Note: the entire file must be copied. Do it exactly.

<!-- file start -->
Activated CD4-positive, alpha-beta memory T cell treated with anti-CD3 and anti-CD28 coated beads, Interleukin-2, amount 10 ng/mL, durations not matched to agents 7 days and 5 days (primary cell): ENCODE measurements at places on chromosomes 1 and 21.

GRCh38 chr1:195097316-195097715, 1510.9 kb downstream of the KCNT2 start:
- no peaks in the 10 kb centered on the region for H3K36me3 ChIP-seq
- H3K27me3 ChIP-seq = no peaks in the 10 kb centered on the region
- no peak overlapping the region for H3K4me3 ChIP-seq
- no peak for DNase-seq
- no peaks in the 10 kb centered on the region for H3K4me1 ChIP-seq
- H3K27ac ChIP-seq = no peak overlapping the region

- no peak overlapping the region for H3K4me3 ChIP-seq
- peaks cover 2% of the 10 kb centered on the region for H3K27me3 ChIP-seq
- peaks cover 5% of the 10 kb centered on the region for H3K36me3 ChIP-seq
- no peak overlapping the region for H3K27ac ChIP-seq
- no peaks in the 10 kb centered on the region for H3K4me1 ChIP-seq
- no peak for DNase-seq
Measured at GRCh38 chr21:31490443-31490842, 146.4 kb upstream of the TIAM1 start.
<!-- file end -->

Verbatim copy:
Activated CD4-positive, alpha-beta memory T cell treated with anti-CD3 and anti-CD28 coated beads, Interleukin-2, amount 10 ng/mL, durations not matched to agents 7 days and 5 days (primary cell): ENCODE measurements at places on chromosomes 1 and 21.

GRCh38 chr1:195097316-195097715, 1510.9 kb downstream of the KCNT2 start:
- no peaks in the 10 kb centered on the region for H3K36me3 ChIP-seq
- H3K27me3 ChIP-seq = no peaks in the 10 kb centered on the region
- no peak overlapping the region for H3K4me3 ChIP-seq
- no peak for DNase-seq
- no peaks in the 10 kb centered on the region for H3K4me1 ChIP-seq
- H3K27ac ChIP-seq = no peak overlapping the region

- no peak overlapping the region for H3K4me3 ChIP-seq
- peaks cover 2% of the 10 kb centered on the region for H3K27me3 ChIP-seq
- peaks cover 5% of the 10 kb centered on the region for H3K36me3 ChIP-seq
- no peak overlapping the region for H3K27ac ChIP-seq
- no peaks in the 10 kb centered on the region for H3K4me1 ChIP-seq
- no peak for DNase-seq
Measured at GRCh38 chr21:31490443-31490842, 146.4 kb upstream of the TIAM1 start.